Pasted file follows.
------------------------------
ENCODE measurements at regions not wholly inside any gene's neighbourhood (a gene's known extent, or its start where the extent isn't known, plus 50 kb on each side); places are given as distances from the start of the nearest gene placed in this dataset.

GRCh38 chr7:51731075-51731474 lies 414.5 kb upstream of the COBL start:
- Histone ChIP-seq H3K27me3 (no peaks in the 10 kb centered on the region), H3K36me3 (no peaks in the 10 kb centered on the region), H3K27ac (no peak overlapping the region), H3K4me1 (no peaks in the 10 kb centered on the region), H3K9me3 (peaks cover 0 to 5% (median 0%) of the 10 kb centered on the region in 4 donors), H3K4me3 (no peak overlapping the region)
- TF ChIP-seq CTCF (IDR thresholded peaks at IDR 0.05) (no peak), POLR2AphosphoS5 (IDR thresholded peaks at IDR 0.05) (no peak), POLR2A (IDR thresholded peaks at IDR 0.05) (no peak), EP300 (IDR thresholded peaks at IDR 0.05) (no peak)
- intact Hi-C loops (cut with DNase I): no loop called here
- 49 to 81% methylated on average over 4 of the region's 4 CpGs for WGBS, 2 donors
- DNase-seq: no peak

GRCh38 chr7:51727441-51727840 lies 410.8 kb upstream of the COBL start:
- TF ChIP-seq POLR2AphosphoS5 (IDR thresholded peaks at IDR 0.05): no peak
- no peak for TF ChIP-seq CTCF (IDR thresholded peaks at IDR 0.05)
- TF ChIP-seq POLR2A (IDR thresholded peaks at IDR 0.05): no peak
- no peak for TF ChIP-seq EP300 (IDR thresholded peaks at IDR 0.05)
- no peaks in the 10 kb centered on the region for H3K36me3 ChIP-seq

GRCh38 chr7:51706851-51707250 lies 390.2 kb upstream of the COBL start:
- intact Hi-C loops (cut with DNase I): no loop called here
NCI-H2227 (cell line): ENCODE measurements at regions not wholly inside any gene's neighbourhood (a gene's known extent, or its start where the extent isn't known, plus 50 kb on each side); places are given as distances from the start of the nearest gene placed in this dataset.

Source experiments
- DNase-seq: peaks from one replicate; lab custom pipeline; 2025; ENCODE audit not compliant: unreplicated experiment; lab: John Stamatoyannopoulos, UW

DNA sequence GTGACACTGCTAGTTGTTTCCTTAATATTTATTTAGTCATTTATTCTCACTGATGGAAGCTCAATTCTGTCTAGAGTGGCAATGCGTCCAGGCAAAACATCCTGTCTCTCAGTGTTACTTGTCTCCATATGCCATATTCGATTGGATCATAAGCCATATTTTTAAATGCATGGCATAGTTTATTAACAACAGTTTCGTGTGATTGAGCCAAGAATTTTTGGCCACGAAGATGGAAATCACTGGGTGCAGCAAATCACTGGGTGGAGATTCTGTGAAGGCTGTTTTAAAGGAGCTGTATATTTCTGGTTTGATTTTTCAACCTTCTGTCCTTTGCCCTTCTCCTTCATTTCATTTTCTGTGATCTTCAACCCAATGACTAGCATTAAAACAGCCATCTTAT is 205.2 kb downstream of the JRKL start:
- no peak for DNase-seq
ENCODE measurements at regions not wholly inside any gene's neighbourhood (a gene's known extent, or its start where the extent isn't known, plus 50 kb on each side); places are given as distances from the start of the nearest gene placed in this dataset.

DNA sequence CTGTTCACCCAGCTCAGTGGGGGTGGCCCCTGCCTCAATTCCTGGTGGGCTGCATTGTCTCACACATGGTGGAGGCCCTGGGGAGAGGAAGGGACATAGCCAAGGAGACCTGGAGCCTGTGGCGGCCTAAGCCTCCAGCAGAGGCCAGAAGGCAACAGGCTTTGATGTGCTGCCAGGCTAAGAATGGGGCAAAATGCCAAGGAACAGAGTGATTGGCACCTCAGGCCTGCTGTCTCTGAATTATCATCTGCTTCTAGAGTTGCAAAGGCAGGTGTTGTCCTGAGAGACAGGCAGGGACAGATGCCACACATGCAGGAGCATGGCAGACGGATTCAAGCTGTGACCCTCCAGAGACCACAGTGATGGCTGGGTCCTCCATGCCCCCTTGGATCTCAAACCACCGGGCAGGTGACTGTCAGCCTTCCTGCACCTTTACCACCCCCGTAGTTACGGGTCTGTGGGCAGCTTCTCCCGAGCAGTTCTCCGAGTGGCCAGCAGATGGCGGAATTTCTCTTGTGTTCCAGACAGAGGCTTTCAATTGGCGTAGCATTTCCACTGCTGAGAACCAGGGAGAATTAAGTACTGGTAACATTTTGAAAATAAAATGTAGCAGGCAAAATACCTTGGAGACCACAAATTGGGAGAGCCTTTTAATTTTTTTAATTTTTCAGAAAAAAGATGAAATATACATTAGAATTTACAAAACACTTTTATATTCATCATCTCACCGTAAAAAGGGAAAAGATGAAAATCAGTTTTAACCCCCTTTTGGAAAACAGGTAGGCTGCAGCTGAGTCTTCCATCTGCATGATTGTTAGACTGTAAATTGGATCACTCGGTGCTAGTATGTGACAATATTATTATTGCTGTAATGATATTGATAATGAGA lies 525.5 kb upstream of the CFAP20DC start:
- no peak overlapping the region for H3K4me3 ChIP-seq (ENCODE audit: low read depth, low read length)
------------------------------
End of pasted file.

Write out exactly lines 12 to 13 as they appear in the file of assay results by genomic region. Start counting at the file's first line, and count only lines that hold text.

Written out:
- no peak for TF ChIP-seq EP300 (IDR thresholded peaks at IDR 0.05)
- no peaks in the 10 kb centered on the region for H3K36me3 ChIP-seq